Monday, 9 April 2012

A Day Out in Kathmandu

Sunday, 25th March, 2012

Over the next week or so, I’ll try to catch up on some of the trips I’ve done and birds I’ve seen over the last two months. I’m going to start with a great morning out in the Kathmandu Valley at the end of March with ‘resident’ Dutch birder Arend van Riessen. Arend has been doing the same walk along the Bagmati River from Chobar Gorge to Taudaha Lake every month for almost 10 years and kindly let me join him on his rounds. I knew I was ‘late in the season’ for many wintering birds but having read his reports over the last few months, I was anticipating at least a couple of Nepali ticks for my list.

Bagmati River at Chobar Gorge, Kathmandu
The first challenge of course was getting across the city (at 6am) without much in the way of language skills or money. Struggling to find a reasonably-priced taxi, I gave up and walked through the old city to the southern ring road, where I eventually found a very decent cabbie who 1) knew where I wanted to go, and 2) wasn’t going to rip me off (too much). So bang on time, if not a little early I met Arend at a little tea shop right at Chobar Gorge – a very impressive sight (if not smell) to start the day.
The Bagmati River is absolutely stunning… in all the worst ways! Catch it in Shivapuri National Park near the source and, yes, I’d probably drink from it but as soon as it reaches habitation (and that’s before it passes through Kathmandu) it becomes an open sewer and repository of rubbish. As I said, the foaming water through the gorge was impressive (due to the detergents) but the stench was… just that!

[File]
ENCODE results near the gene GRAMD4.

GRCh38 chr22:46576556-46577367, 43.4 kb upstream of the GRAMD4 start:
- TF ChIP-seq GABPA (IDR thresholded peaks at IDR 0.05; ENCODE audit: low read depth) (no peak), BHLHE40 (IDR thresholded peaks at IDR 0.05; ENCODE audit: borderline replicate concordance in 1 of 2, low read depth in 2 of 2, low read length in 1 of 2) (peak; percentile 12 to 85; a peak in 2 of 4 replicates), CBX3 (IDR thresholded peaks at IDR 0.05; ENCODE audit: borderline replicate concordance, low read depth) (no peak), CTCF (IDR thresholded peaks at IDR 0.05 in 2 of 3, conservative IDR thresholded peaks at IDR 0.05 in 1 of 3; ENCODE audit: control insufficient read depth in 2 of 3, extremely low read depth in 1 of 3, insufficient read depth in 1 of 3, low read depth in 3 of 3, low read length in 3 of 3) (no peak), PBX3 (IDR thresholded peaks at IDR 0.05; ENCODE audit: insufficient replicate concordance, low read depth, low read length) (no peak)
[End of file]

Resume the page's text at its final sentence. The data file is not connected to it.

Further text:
Green (back) and Wood (front) Sandpipers, Bagmati River
Anyway, back to the birds because that’s what it’s all about. Freshly equipped with my new camera, I was keen to not just see some goodies for the valley but also, if possible, get off a picture or two for the record. Before I got to taking pictures though, my first Nepali tick – a Thick-billed Warbler – gave itself away by chacking as we walked by.  This was swiftly followed by a couple of superb Grey-headed Lapwings –another local tick for me. A female Black Redstart was just the first of the day, and along with a Eurasian Cuckoo, was an indicator of spring passage.

Green Sandpiper, Bagmati River

After a lovely male Hodgson’s Redstart, we started to see a few waders foolishly sampling the water quality, with Common Sandpiper and Common Snipe (the latter another tick) being the first of the morning. However, to kick off the photo record I managed to get these Green and Wood Sandpipers posing together for comparison as well as this lone Green Sandpiper giving a little more detail. With Grey-backed and Long-tailed Shrikes already bagged, I had my fourth Nepali tick of the hour with a couple of (not red) Red Avadavats. Many more were seen later in the day but none in their resplendent breeding plumage.

Steppe Eagle, Bagmati River
Steppe Eagle, Bagmati River
More snipe were flushed as we proceeded along the ever-deteriorating river bank. At one point we had to scale a crumbling and eroding mud bank poised above the sludge of the river – it did however provide the inspiration to hold on! It was at about this point that the other bank, of course, revealed 8 Steppe Eagles feasting on ‘something’ dead. They were a bit nervous of us and as we clambered over and along the river’s edge, they gradually moved on. I managed to get off these few shots though before they all left.